I set out across a tough earth for the paddock gate to move the sheep. An Arctic wind kicked up. It made me tear. When I got to the fence, I noticed that the earth's shift to freezing had leaned into a post and the top hinge of the gate had come off its back plate.The gate looked wounded, tired. It snowed a bit the night before, barely a cover -- but what had fallen near the gate had seized the bottom rung. The gate was frozen.
The sheep took two steps towards me. I faced them and they took two steps back. I pulled off my gloves so that I could get a better grip on the frozen fence and yanked until it broke lose and I could maneuver the hinge back on the back plate, holding the fence up with one hand, helping the hinge with the other. I had to bare knuckle whack the hinge a few times and in a couple of minutes I had the fence back on. I was winded. Nose running. A finger and a knuckle bled only a tiny bit and I knew, after I licked them, that in a few seconds my system—and the cold —would seal the cuts.
Would there be scars, a record of this event? I wondered.
I noticed my hands. Who is this performing these tasks? Who—or what—is the I in the I? Am I me or some aspect of me that is a part of the spectacle? Perhaps both. Who—or what—will give testimony to my being here? Hands move between reality and fiction, like phantoms.
Philosophers have spoken about the hands. In the documentary, derrida, Jacques Derrida says that what interests him about the eyes is that it's the part of the body that doesn't age. "In other words," says the French Philosopher, "if one looks for one's childhood, across the signs of aging in the body....one can find one's childhood in the look of the eyes...Hegel says that the eyes are the manifestation of the soul...But I translate this thought as follows: That one's act of looking has no age." As for the hand, "There is a history of the hand," says Derrida, "the evolution of man, what we call the hominization of the animal, occurs via the transformation of the hand. I think that it's not the body of the hand that stays the same, the hand changes from childhood to old age. It is the eye and the hands that are the sights of recognition, the signs through which one identifies the Other. To return to the question of narcissism, they are, paradoxically, the parts that we see the least easily. We can look in a mirror and see ourselves and have a reasonably accurate sense of what we look like. But it's very difficult to have an image of our own act of looking or to have a true image of our hands as they are moving. It's the Other who knows what our hands and eyes are like."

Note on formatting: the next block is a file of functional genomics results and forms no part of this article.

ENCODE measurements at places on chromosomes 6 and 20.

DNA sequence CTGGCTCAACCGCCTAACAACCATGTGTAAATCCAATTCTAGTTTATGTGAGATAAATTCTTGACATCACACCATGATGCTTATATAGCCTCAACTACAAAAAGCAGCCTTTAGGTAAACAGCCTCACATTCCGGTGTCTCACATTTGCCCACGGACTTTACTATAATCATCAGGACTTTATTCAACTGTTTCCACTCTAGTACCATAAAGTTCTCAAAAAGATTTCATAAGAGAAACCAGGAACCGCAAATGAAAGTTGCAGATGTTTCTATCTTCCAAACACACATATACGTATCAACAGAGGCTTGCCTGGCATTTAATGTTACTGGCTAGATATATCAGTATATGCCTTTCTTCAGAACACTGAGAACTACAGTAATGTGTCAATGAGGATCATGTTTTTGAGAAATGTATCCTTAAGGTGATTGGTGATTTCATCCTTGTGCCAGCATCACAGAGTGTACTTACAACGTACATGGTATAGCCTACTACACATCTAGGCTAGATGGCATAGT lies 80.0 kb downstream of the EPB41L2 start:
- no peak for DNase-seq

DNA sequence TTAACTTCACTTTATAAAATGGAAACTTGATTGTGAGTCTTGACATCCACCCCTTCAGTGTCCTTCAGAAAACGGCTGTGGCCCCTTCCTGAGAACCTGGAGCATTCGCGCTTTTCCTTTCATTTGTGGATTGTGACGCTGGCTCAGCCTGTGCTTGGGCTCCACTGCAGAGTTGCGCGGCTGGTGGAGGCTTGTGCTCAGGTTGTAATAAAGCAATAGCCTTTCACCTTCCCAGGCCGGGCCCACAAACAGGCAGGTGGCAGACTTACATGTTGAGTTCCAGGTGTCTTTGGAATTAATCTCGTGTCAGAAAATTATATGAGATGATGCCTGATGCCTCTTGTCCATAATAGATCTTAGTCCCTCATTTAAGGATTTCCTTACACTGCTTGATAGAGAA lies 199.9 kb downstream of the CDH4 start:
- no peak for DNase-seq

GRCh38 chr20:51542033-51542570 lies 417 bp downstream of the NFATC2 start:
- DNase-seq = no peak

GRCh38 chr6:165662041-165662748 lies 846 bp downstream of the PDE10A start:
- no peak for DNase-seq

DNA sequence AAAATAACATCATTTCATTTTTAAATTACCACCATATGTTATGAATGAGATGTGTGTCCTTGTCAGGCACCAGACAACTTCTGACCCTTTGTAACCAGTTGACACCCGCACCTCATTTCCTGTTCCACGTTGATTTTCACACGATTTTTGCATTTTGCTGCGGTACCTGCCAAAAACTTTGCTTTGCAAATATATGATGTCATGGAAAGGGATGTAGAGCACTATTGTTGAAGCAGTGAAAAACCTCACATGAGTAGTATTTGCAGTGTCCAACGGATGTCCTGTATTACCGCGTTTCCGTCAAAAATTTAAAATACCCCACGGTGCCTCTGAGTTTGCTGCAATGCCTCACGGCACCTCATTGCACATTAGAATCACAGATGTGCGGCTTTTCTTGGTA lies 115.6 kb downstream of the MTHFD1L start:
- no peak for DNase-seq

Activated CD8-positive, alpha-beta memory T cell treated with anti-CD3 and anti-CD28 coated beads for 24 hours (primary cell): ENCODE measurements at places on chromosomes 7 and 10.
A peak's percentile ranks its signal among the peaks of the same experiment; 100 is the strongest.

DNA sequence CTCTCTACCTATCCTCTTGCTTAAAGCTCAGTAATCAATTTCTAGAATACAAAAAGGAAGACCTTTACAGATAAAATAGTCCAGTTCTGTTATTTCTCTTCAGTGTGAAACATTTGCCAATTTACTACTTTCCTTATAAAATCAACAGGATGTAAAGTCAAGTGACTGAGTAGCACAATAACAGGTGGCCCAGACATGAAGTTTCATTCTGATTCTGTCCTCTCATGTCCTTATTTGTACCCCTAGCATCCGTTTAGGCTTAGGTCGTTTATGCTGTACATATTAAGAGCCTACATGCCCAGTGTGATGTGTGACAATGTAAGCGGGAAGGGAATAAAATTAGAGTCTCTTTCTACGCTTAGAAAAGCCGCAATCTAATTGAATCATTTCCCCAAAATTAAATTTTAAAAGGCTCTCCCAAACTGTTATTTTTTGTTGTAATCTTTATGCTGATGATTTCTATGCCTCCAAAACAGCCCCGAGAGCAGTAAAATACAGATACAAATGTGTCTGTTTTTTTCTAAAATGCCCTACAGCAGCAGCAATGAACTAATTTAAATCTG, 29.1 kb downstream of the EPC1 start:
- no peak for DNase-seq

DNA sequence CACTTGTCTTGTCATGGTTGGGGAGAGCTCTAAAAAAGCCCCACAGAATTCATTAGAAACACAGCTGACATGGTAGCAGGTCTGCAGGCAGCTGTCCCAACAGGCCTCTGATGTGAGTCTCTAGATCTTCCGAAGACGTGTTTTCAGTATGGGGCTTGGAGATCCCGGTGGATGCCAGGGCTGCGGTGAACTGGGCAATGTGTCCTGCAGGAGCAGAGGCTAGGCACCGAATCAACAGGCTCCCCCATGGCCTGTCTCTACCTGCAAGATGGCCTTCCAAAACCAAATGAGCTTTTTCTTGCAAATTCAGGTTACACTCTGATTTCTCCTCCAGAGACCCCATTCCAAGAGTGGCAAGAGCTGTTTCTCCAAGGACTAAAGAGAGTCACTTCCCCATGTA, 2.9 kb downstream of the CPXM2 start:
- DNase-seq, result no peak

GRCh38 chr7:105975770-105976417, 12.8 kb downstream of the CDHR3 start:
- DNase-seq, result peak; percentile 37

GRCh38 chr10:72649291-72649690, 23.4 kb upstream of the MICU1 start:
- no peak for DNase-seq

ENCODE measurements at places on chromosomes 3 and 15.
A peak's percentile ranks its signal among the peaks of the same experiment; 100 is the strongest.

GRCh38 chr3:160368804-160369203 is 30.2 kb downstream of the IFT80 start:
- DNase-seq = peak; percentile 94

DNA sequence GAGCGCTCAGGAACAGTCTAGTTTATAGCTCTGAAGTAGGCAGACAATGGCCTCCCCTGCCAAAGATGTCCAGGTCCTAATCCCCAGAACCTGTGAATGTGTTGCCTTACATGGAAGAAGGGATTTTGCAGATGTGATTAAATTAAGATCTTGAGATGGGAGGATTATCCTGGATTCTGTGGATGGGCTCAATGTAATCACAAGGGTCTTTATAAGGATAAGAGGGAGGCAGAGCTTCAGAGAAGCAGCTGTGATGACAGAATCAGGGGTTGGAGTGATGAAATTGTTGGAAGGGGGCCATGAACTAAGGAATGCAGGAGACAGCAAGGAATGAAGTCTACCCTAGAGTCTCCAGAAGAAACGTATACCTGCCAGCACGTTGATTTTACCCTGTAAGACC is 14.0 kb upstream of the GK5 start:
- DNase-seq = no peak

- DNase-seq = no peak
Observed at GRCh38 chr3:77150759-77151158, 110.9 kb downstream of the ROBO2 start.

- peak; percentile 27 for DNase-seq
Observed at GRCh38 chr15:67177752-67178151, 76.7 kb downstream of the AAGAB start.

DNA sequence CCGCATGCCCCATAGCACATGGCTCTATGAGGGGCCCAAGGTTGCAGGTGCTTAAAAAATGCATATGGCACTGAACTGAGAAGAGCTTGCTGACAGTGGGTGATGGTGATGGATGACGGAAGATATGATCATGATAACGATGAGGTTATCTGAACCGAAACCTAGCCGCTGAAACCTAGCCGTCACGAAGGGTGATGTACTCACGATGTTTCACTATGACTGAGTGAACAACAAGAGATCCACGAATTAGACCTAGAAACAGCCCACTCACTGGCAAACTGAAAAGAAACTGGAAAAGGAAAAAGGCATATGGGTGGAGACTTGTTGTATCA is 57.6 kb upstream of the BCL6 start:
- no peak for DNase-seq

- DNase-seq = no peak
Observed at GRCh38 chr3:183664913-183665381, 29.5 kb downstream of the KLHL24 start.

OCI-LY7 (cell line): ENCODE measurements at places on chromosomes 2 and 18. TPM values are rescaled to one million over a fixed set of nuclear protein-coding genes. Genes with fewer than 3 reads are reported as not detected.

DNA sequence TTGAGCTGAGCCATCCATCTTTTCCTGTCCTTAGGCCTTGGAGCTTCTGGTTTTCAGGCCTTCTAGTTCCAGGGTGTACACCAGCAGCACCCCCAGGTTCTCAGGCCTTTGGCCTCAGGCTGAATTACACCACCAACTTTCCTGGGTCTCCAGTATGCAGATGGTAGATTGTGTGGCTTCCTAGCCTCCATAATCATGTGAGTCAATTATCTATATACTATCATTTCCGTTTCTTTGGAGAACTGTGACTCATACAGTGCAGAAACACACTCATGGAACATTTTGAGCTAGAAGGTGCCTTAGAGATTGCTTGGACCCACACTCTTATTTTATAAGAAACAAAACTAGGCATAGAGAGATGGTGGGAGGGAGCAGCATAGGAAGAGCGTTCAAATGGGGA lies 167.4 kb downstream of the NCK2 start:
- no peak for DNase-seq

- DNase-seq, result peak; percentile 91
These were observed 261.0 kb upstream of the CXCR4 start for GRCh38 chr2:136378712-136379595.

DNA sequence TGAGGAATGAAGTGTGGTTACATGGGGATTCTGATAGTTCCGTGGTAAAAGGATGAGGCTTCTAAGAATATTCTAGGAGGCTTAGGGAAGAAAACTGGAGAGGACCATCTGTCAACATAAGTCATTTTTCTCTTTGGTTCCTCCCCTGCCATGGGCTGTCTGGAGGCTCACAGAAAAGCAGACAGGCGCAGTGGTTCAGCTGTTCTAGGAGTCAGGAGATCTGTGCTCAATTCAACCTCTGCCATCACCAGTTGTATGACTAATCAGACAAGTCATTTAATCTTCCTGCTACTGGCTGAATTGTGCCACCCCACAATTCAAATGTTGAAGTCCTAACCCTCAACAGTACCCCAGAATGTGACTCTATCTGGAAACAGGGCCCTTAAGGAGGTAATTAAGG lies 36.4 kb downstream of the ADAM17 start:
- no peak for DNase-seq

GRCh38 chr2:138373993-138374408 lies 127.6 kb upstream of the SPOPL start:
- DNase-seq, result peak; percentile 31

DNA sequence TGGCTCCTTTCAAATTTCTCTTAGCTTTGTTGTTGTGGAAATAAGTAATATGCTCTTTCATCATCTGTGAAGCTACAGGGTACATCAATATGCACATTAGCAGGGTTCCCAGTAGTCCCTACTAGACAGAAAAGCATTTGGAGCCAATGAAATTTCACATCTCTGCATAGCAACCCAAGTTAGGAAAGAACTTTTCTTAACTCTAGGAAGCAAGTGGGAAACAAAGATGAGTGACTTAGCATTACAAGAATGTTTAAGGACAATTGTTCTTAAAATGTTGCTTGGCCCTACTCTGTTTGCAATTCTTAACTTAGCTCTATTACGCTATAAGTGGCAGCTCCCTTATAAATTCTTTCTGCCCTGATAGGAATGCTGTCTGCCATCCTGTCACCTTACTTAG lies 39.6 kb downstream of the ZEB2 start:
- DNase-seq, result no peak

I look at hands, intensely, fascinated by them because they say a lot about a person's life, his or her beliefs. The phalanges of both my hands are bent in different directions, particularly the ring finger of my left hand -- and I can't tell you how this happened; the index finger of my right hand won't close all the way; and I have what's called a "boxer's break" in the carpal behind the pinky of my right hand, which happened when I was kneeling before my 6 month old warm blood and he took a step towards me and my pinky jammed up in his powerful chest and he broke it as I tried to hold him back. It's a break that often happens to boxers. I have what looks like a burn on my left hand, but it was really a saw I use to cut metal that brushed me; and I have a "V" scar there too, beneath it a steal pin holding my wrist together (this came from sports, not farming, another story).
The academic's hands have always intrigued me because they pose a problem: these soft, subtle hands, meant for turning pages, not digging ditches, have turned civilizations on their heads, named things, classified others, and in fact define what is evolving and how; they label progress; they determine right and wrong; they convict. Pardon. And they wash their hands of things they don't want to see. Such soft hands have so much authority. This troubles me. Can delicate hands teach?